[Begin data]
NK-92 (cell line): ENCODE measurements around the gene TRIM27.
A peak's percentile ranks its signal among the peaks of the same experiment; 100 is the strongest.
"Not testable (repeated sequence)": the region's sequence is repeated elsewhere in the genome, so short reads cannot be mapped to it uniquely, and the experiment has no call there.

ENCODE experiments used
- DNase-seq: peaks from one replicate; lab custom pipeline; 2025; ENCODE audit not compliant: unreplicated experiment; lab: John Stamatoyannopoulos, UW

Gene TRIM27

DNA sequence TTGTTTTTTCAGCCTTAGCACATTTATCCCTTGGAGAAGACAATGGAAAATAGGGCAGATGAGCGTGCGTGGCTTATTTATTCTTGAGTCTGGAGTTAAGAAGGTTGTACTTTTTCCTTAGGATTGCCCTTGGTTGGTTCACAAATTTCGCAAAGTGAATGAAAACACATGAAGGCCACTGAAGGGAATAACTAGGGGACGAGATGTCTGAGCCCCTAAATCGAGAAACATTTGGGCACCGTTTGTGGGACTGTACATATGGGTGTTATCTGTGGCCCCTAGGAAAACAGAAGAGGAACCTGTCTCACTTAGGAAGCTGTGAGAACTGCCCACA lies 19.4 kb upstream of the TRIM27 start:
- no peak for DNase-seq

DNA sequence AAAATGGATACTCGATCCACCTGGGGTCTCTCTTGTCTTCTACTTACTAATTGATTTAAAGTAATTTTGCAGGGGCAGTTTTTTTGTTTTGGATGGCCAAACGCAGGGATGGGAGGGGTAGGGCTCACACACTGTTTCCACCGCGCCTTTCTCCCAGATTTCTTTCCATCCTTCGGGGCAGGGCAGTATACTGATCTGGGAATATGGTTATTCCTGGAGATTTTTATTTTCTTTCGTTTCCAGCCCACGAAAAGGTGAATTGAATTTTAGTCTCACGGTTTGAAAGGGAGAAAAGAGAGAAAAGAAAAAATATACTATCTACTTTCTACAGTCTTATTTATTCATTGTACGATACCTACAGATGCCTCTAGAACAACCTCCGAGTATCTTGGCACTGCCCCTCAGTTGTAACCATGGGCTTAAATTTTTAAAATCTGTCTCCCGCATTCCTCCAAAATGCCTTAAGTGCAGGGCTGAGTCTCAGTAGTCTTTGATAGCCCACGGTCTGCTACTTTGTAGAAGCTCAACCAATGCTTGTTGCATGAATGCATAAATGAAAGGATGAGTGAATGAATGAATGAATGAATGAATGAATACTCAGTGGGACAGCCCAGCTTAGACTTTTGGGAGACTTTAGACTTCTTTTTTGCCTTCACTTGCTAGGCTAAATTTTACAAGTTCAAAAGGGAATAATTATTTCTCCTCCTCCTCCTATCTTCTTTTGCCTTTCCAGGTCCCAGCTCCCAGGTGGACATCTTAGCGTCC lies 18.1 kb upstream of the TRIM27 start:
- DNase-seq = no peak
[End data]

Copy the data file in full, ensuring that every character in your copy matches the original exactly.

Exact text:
NK-92 (cell line): ENCODE measurements around the gene TRIM27.
A peak's percentile ranks its signal among the peaks of the same experiment; 100 is the strongest.
"Not testable (repeated sequence)": the region's sequence is repeated elsewhere in the genome, so short reads cannot be mapped to it uniquely, and the experiment has no call there.

ENCODE experiments used
- DNase-seq: peaks from one replicate; lab custom pipeline; 2025; ENCODE audit not compliant: unreplicated experiment; lab: John Stamatoyannopoulos, UW

Gene TRIM27

DNA sequence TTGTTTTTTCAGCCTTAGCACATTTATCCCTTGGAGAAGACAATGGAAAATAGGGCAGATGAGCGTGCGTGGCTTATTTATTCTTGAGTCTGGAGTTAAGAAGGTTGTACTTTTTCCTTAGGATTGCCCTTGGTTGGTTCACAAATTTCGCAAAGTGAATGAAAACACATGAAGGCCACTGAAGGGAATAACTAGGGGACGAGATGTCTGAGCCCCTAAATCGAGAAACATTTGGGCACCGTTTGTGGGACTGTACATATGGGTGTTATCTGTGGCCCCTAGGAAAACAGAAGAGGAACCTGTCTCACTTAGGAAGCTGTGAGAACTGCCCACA lies 19.4 kb upstream of the TRIM27 start:
- no peak for DNase-seq

DNA sequence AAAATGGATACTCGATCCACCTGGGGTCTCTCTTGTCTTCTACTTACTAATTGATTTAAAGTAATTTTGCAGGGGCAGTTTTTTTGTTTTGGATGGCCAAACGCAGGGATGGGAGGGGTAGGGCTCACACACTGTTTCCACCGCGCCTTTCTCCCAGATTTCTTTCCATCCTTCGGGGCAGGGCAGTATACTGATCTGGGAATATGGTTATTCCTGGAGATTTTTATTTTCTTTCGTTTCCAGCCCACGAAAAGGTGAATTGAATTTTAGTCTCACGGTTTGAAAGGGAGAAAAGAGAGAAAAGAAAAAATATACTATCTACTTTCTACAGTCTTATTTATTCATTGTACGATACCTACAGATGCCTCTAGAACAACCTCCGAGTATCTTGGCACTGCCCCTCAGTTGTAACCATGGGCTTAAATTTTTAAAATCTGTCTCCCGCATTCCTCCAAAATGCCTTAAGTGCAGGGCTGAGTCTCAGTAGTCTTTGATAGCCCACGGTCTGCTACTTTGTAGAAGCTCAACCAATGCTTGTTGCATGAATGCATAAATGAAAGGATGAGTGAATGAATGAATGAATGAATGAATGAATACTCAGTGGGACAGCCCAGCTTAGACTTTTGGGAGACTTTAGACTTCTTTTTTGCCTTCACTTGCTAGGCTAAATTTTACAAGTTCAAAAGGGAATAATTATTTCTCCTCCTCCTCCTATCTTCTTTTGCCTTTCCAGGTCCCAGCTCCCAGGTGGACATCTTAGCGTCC lies 18.1 kb upstream of the TRIM27 start:
- DNase-seq = no peak